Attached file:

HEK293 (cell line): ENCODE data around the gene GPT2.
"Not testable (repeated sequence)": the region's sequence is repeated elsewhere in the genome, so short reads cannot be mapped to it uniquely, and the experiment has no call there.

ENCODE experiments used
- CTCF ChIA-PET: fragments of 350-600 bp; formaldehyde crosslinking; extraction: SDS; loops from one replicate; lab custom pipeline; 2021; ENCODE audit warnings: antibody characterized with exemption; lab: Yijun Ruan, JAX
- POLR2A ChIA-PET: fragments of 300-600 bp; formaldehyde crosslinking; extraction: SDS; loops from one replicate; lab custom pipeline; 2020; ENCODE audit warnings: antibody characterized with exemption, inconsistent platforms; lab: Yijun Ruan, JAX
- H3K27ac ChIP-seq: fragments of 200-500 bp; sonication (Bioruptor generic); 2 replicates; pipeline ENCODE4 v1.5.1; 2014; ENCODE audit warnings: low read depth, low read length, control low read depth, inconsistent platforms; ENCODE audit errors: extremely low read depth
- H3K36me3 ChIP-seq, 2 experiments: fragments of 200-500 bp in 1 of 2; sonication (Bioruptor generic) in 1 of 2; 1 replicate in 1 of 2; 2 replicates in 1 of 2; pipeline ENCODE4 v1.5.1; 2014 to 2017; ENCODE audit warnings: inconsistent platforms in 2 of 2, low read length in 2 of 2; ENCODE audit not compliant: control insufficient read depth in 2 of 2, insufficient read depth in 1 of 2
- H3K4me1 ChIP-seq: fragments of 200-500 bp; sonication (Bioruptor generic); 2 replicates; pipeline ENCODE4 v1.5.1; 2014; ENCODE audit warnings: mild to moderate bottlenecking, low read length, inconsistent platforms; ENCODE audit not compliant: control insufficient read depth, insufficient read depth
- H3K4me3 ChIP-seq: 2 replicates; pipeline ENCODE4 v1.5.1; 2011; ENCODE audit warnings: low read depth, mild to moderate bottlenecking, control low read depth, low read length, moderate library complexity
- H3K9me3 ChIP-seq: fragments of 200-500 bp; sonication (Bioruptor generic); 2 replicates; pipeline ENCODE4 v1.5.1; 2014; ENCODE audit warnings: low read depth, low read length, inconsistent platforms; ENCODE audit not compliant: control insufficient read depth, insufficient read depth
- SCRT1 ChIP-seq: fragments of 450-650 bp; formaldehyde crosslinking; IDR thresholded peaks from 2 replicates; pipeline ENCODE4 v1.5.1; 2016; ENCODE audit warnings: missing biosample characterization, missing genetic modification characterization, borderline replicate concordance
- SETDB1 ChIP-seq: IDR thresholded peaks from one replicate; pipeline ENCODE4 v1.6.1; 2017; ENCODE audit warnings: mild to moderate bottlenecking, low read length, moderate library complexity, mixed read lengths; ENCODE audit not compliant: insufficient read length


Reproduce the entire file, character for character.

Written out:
HEK293 (cell line): ENCODE data around the gene GPT2.
"Not testable (repeated sequence)": the region's sequence is repeated elsewhere in the genome, so short reads cannot be mapped to it uniquely, and the experiment has no call there.

ENCODE experiments used
- CTCF ChIA-PET: fragments of 350-600 bp; formaldehyde crosslinking; extraction: SDS; loops from one replicate; lab custom pipeline; 2021; ENCODE audit warnings: antibody characterized with exemption; lab: Yijun Ruan, JAX
- POLR2A ChIA-PET: fragments of 300-600 bp; formaldehyde crosslinking; extraction: SDS; loops from one replicate; lab custom pipeline; 2020; ENCODE audit warnings: antibody characterized with exemption, inconsistent platforms; lab: Yijun Ruan, JAX
- H3K27ac ChIP-seq: fragments of 200-500 bp; sonication (Bioruptor generic); 2 replicates; pipeline ENCODE4 v1.5.1; 2014; ENCODE audit warnings: low read depth, low read length, control low read depth, inconsistent platforms; ENCODE audit errors: extremely low read depth
- H3K36me3 ChIP-seq, 2 experiments: fragments of 200-500 bp in 1 of 2; sonication (Bioruptor generic) in 1 of 2; 1 replicate in 1 of 2; 2 replicates in 1 of 2; pipeline ENCODE4 v1.5.1; 2014 to 2017; ENCODE audit warnings: inconsistent platforms in 2 of 2, low read length in 2 of 2; ENCODE audit not compliant: control insufficient read depth in 2 of 2, insufficient read depth in 1 of 2
- H3K4me1 ChIP-seq: fragments of 200-500 bp; sonication (Bioruptor generic); 2 replicates; pipeline ENCODE4 v1.5.1; 2014; ENCODE audit warnings: mild to moderate bottlenecking, low read length, inconsistent platforms; ENCODE audit not compliant: control insufficient read depth, insufficient read depth
- H3K4me3 ChIP-seq: 2 replicates; pipeline ENCODE4 v1.5.1; 2011; ENCODE audit warnings: low read depth, mild to moderate bottlenecking, control low read depth, low read length, moderate library complexity
- H3K9me3 ChIP-seq: fragments of 200-500 bp; sonication (Bioruptor generic); 2 replicates; pipeline ENCODE4 v1.5.1; 2014; ENCODE audit warnings: low read depth, low read length, inconsistent platforms; ENCODE audit not compliant: control insufficient read depth, insufficient read depth
- SCRT1 ChIP-seq: fragments of 450-650 bp; formaldehyde crosslinking; IDR thresholded peaks from 2 replicates; pipeline ENCODE4 v1.5.1; 2016; ENCODE audit warnings: missing biosample characterization, missing genetic modification characterization, borderline replicate concordance
- SETDB1 ChIP-seq: IDR thresholded peaks from one replicate; pipeline ENCODE4 v1.6.1; 2017; ENCODE audit warnings: mild to moderate bottlenecking, low read length, moderate library complexity, mixed read lengths; ENCODE audit not compliant: insufficient read length